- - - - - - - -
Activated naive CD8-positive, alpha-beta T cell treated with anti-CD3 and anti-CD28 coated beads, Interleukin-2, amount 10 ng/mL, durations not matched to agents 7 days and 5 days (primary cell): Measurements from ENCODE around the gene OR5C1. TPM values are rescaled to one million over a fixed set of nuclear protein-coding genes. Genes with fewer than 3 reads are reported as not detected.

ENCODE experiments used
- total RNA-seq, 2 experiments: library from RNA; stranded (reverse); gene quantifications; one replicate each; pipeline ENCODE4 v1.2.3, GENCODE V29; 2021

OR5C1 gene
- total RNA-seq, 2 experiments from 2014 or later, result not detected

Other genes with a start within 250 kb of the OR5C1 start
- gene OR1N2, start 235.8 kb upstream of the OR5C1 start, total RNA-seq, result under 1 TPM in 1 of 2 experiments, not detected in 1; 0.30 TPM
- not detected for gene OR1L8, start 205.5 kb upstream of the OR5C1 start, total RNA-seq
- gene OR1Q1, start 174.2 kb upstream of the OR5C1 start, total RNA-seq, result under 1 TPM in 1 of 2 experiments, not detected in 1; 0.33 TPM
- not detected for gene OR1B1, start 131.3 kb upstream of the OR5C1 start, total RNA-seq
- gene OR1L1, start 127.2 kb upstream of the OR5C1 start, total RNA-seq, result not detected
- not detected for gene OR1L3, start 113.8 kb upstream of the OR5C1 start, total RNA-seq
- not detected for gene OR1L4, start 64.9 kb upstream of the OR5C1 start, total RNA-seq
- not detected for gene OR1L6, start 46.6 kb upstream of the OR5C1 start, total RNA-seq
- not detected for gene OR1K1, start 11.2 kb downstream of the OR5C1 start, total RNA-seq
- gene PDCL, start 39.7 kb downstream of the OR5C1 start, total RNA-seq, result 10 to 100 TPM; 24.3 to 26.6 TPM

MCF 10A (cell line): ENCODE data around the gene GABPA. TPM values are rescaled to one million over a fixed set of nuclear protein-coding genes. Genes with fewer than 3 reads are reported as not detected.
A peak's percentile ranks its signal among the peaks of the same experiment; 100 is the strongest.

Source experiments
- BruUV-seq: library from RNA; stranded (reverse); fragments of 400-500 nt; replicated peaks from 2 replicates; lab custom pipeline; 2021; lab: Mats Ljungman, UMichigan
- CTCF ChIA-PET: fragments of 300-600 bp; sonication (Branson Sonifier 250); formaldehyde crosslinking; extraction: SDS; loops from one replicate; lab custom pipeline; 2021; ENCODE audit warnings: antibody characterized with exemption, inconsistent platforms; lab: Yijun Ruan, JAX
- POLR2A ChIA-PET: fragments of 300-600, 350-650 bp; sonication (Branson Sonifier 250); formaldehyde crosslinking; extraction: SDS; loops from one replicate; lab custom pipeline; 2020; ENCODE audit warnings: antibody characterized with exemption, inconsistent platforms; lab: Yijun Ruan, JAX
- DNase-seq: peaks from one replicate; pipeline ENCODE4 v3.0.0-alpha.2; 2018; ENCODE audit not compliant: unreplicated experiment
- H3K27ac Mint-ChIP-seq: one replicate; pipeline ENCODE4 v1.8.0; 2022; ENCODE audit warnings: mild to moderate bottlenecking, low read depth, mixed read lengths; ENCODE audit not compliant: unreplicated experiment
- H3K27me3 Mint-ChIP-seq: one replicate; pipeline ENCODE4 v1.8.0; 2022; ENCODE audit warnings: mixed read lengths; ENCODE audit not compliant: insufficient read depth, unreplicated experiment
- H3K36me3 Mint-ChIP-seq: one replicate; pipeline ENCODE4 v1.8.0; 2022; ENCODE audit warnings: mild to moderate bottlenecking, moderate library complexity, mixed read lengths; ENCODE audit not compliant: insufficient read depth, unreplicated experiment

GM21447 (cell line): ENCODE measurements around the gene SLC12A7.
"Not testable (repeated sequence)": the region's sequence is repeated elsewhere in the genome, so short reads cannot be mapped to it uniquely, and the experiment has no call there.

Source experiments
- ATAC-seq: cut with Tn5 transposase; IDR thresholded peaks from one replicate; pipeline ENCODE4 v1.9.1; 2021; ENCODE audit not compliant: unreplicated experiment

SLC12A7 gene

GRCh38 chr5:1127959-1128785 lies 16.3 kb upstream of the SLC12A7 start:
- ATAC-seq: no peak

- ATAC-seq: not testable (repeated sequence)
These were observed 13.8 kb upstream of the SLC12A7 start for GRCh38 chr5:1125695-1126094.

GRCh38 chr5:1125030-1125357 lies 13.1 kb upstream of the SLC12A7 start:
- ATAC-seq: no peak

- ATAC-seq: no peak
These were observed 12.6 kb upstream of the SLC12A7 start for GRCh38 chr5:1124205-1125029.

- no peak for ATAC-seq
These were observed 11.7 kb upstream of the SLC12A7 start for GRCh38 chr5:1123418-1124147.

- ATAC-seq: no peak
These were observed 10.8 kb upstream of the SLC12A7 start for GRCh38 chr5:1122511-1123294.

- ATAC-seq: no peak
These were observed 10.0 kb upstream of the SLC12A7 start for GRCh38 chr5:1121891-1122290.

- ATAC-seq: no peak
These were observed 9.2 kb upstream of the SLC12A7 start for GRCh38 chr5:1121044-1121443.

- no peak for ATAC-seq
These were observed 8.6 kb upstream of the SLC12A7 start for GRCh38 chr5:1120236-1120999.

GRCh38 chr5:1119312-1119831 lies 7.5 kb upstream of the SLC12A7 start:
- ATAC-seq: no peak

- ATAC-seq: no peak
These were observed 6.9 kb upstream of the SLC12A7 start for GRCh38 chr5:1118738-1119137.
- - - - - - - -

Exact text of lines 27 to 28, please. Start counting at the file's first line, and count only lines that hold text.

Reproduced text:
GM21447 (cell line): ENCODE measurements around the gene SLC12A7.
"Not testable (repeated sequence)": the region's sequence is repeated elsewhere in the genome, so short reads cannot be mapped to it uniquely, and the experiment has no call there.